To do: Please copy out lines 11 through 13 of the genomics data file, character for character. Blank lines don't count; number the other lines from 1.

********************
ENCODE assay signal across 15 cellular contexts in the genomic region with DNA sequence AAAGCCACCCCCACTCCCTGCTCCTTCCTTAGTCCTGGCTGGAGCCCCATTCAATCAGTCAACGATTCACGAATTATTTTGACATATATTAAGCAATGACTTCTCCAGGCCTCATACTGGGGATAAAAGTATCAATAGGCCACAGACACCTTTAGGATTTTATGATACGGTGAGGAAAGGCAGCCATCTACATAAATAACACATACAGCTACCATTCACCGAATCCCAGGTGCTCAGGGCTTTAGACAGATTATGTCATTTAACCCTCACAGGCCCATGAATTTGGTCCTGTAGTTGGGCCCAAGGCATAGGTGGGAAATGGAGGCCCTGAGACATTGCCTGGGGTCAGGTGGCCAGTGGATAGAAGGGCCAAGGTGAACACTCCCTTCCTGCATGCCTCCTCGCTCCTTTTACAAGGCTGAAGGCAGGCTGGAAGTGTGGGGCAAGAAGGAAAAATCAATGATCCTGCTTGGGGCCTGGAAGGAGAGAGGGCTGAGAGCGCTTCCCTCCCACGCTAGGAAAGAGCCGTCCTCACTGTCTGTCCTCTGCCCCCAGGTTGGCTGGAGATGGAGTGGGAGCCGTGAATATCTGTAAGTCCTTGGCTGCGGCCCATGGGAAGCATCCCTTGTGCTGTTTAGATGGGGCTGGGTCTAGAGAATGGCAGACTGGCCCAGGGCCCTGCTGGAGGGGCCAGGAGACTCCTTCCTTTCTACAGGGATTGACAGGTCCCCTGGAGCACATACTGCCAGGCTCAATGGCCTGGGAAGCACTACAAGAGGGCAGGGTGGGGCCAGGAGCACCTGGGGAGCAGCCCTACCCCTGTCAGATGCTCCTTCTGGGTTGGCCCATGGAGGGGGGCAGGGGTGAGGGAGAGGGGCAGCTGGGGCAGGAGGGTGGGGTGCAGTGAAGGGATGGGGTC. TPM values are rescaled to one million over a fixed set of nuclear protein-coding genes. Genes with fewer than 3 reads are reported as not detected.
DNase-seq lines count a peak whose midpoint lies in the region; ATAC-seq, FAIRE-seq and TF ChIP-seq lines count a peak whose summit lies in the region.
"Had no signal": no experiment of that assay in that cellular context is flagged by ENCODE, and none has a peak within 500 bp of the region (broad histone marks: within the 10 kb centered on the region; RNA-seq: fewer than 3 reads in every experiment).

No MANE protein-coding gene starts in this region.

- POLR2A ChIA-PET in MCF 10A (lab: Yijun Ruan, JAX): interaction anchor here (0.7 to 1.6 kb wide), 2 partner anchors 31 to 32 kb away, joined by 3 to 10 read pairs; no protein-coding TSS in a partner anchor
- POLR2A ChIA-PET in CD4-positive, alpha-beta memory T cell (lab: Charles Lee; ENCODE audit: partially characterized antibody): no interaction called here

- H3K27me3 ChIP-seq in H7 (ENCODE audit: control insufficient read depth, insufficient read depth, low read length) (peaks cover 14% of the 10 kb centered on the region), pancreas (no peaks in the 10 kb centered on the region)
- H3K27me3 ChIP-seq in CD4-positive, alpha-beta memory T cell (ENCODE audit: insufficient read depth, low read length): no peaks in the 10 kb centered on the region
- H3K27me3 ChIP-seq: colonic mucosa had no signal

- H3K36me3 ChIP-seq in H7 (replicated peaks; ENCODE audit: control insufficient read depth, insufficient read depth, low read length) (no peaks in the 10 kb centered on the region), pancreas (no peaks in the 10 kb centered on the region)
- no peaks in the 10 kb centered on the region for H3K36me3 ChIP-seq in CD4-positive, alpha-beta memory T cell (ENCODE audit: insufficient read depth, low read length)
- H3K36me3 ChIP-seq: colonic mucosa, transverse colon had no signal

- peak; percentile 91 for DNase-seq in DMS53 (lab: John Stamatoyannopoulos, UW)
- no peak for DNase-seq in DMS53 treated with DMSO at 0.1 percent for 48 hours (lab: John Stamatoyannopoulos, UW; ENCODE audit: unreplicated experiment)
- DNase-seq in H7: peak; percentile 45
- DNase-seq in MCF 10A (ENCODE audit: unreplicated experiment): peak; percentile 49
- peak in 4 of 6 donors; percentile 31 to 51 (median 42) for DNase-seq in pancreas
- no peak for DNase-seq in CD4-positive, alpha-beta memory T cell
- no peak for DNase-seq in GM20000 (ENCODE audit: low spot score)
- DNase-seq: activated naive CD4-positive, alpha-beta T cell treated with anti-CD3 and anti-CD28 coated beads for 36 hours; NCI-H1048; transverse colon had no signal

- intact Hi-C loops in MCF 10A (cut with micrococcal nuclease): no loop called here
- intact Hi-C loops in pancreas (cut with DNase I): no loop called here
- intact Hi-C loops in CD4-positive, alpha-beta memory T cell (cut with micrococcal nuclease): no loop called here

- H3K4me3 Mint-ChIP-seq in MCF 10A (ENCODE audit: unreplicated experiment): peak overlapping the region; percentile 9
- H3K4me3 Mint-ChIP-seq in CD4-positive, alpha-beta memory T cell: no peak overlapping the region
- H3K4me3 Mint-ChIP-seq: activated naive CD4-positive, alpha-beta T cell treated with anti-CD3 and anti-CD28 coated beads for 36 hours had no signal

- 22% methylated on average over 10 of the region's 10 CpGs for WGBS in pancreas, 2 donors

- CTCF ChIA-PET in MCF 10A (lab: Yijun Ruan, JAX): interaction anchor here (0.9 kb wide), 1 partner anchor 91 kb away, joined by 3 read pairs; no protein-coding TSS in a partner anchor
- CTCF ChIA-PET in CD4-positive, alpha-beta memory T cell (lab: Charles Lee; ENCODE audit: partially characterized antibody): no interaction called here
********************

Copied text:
- no peaks in the 10 kb centered on the region for H3K36me3 ChIP-seq in CD4-positive, alpha-beta memory T cell (ENCODE audit: insufficient read depth, low read length)
- H3K36me3 ChIP-seq: colonic mucosa, transverse colon had no signal

- peak; percentile 91 for DNase-seq in DMS53 (lab: John Stamatoyannopoulos, UW)